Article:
and vineyards, and the myriad vocabulary
terms used in wine description. In addition
to the detailed text, there are numerous
images, regional maps, and tasting charts.
This valuable resource is recommended
for public as well as academic and special
libraries. —Becca Smith
The Vitamin Solution: Two Doctors
Clear the Confusion about Vitamins
and Your Health.
By Romy Block and Arielle Levitan.
2015. 200p. She Writes Press, paper, $17.95
This consumer guide to therapeutic
vitamin use takes a welcoming, conversational approach to a clinical topic.
Doctors Block and Levitan draw on their
experiences with patients and have come
to the conclusion that many common ail-
ments, from depression to sleep problems
to weight issues, can be eased (they are
wisely careful to never say cured) by vi-
tamin supplementation. Sections cover
different health problems and the possible
vitamin solutions. There is a 30-page listing
of vitamins that highlights each individual
vitamin, with easy bullet points of why
one might take it. It bears noting that the
authors sell their own supplements online,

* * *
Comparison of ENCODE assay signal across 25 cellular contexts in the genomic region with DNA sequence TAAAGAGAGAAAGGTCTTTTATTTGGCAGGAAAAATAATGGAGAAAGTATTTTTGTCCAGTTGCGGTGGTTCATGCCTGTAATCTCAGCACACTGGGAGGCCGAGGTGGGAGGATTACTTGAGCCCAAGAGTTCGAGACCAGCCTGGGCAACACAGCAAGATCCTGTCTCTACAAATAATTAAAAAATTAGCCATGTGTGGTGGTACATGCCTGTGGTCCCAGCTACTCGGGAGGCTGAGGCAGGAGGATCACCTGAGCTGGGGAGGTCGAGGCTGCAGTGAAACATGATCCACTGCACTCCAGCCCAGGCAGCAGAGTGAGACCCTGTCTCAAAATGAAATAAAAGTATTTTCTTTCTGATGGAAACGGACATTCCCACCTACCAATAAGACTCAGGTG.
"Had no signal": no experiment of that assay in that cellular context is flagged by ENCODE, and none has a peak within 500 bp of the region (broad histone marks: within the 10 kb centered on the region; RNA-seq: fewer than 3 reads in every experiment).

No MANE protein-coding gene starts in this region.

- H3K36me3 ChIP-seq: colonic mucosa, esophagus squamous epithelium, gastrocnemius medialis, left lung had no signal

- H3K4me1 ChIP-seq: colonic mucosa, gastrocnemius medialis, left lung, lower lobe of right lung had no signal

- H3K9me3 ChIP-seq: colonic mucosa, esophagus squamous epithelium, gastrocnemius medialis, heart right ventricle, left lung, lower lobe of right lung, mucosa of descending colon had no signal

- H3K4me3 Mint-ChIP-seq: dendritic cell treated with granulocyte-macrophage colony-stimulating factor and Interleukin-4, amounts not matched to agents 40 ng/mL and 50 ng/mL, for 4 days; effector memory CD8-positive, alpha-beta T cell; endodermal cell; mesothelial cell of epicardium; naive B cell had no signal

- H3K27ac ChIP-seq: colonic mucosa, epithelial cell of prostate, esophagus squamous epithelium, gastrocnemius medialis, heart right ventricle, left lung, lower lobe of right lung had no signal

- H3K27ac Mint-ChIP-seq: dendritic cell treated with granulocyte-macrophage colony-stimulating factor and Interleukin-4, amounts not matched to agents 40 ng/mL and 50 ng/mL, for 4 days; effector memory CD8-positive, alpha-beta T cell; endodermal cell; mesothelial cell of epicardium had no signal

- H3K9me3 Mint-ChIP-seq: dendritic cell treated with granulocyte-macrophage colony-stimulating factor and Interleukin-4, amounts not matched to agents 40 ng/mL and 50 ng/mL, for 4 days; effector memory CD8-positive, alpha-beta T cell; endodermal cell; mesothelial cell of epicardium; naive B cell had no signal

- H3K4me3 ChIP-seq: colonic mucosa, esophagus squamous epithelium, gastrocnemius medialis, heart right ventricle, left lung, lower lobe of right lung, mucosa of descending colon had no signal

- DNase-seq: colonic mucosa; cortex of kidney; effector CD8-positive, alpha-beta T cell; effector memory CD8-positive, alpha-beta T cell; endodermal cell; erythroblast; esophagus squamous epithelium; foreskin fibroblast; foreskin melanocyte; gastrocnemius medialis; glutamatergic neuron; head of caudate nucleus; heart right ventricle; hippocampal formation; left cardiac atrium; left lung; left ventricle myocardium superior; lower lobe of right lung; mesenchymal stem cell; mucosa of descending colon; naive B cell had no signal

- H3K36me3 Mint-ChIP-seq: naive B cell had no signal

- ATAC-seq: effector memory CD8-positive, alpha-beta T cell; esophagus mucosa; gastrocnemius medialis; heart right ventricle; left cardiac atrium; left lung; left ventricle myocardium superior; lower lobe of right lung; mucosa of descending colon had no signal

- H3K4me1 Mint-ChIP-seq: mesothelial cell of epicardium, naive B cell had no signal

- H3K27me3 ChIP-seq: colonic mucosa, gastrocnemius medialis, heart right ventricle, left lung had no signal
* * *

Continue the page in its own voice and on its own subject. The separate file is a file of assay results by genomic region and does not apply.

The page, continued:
but this is not a sales-pitch book. This ex-
tremely user-friendly volume should find a
home in the circulating health collections
of most libraries. —Rebecca Vnuk
Wild Cats of the World.
By Luke Hunter.
2015. 240p. illus. Bloomsbury, $40 (9781472912190).
Thirty-six wild feline species, many of
them rare, are described and illustrated in
this attractive large-format book. Entries
detail the cat family; its history, evolution,
linkages, and the science of studying cats;
and then each species in turn, from the
small black-footed cat to the large lion.
Most of these cats are small, not much
bigger than domesticated cats, and many
of the pretty full-face portraits have expressions similar to cats that readers will have
met. The authoritative and accessible text
is accompanied by charming drawings and
documentary photographs, including some
showing the capturing and killing of prey.
Location maps, size data, and conservation
status introduce each species’ information.
Relationships among species, detailed
descriptions, habitats, food, reproduction,
social behavior, and threats are included for
each wild cat. —Linda Scarth
REFERENCE BOOKS IN BRIEF